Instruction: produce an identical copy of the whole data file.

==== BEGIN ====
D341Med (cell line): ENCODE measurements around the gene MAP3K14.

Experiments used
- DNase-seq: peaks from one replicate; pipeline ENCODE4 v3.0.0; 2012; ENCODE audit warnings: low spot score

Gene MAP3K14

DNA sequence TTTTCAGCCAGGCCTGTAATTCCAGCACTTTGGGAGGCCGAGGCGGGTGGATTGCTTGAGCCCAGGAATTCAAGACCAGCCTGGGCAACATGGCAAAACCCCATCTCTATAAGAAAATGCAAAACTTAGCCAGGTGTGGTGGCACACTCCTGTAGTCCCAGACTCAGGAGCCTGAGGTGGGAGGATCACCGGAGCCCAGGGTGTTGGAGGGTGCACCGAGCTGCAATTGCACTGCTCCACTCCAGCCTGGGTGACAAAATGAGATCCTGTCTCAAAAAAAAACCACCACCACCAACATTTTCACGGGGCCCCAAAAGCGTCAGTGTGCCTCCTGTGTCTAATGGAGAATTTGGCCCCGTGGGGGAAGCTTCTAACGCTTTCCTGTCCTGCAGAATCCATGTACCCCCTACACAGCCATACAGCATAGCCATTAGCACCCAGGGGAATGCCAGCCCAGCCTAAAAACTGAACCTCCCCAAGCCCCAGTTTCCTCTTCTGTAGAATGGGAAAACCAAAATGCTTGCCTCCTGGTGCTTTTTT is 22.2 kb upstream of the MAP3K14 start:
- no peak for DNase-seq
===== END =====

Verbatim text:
D341Med (cell line): ENCODE measurements around the gene MAP3K14.

Experiments used
- DNase-seq: peaks from one replicate; pipeline ENCODE4 v3.0.0; 2012; ENCODE audit warnings: low spot score

Gene MAP3K14

DNA sequence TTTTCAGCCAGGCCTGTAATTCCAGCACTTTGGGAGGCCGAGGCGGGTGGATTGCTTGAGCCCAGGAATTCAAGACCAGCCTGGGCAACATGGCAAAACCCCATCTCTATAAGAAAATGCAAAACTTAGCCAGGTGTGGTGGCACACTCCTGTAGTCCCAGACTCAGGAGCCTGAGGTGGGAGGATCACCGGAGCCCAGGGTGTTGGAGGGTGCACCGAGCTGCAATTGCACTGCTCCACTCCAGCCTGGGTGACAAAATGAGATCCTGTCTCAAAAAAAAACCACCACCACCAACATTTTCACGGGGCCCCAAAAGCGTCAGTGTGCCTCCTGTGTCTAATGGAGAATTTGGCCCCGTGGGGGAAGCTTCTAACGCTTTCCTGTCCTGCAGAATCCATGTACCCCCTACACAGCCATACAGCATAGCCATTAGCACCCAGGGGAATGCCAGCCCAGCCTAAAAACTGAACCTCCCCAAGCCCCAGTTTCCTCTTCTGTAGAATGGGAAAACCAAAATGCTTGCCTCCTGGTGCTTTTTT is 22.2 kb upstream of the MAP3K14 start:
- no peak for DNase-seq